An off-license cashier has been given a suspended jail sentence for stealing £10,000 worth of alcohol, scratchcards and betting vouchers from a shop in Exmouth.

Stephen Loveridge was a trusted employee and keyholder at the Bargain Booze store but was caught because his boss noticed discrepancies in the accounts.

He was caught on CCTV as he let himself back into the shop when it was closed and either stole stock or used its Paypoint facility to pay his gambling bills.

He was spared an immediate jail sentence after a Judge at Exeter Crown Court was told that he has stayed out of trouble in the three years the case has come to court and is working hard as a carpenter to support his five children.

He has also overcome a drug habit and a gambling addiction that led him to commit the thefts in the first place.

Loveridge, aged 30, of Kingston Road, Exmouth, admitted theft and was jailed for 16 weeks, suspended for a year and ordered to do 50 hours of unpaid work by Judge Anna Richardson.

She told him: “You were trusted to run the shop on your own and lock up. You were challenged about discrepancies and made full admissions to the police.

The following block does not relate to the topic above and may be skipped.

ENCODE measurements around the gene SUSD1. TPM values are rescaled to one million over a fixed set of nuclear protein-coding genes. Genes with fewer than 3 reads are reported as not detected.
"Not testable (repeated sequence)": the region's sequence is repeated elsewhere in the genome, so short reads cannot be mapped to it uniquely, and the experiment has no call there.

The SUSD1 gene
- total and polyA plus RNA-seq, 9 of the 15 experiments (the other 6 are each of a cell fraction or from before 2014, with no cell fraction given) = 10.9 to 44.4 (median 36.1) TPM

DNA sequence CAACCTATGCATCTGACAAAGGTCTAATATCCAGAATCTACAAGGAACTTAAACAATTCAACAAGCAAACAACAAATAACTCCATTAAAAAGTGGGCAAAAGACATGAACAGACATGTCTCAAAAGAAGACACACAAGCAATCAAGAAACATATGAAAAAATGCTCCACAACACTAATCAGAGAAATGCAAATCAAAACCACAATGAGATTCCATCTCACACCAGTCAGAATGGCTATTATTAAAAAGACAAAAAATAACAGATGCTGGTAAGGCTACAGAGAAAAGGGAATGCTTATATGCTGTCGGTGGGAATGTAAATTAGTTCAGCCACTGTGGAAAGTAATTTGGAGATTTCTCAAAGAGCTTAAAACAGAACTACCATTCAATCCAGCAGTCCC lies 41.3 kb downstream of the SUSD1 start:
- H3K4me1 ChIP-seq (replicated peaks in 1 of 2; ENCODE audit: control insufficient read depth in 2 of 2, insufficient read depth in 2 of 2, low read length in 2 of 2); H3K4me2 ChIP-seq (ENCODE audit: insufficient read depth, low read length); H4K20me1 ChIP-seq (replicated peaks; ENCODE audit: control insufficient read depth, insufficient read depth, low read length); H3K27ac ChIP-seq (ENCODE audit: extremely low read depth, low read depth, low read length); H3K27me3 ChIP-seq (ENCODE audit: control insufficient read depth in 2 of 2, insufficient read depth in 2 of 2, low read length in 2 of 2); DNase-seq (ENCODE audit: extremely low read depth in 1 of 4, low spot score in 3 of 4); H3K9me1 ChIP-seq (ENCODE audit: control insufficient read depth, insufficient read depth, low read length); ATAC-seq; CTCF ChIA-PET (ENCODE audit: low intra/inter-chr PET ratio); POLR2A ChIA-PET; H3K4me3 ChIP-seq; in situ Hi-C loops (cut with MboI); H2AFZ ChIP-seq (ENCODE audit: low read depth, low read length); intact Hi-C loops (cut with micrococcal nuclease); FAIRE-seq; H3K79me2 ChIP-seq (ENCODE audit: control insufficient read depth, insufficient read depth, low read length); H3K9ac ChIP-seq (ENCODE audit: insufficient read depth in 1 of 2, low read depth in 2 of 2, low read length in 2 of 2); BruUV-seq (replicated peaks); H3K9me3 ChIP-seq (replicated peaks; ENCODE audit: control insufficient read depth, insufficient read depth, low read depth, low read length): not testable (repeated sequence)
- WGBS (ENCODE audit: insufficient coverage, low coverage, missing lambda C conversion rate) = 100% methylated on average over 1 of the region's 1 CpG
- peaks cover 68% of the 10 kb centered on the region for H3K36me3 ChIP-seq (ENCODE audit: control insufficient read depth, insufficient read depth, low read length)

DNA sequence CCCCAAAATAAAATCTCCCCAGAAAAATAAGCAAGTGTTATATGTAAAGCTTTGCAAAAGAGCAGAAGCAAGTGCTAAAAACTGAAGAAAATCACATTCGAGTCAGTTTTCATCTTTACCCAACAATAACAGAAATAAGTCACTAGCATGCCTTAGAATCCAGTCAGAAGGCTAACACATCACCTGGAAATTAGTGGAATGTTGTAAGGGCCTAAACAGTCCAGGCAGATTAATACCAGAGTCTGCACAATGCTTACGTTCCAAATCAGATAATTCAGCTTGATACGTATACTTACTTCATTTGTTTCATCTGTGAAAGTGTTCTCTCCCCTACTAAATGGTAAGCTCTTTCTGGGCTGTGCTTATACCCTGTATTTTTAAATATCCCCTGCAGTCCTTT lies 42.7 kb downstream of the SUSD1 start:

“You have no previous convictions and strong personal mitigation. You have addressed your behaviour and stopped gambling and taking drugs. You have obtained further employment and there has been no further offending in three years.”

Mr Thomas Faulkner, prosecuting, said the owner of the shop noticed discrepancies in 2019 and sacked Loveridge in July 2020 after seeing him going back into the Rolle Street shop after hours.

Loveridge had previously denied stealing from the shop but admitted doing so to police after they were called in. The owner estimated his losses at £40,000 but police were only able to attribute £10,000 thefts to Loveridge.

Miss Hollie Gilbery, defending, said Loveridge was in financial difficulties at the time because he had moved to Devon with his family and a plan to live at his mother’s house had fallen through, meaning they had to find their own home.

She said he has turned his life around in the three years since the thefts, staying out of trouble and finding work. He is truly sorry for his behaviour and has been assessed as suitable for unpaid community work by probation.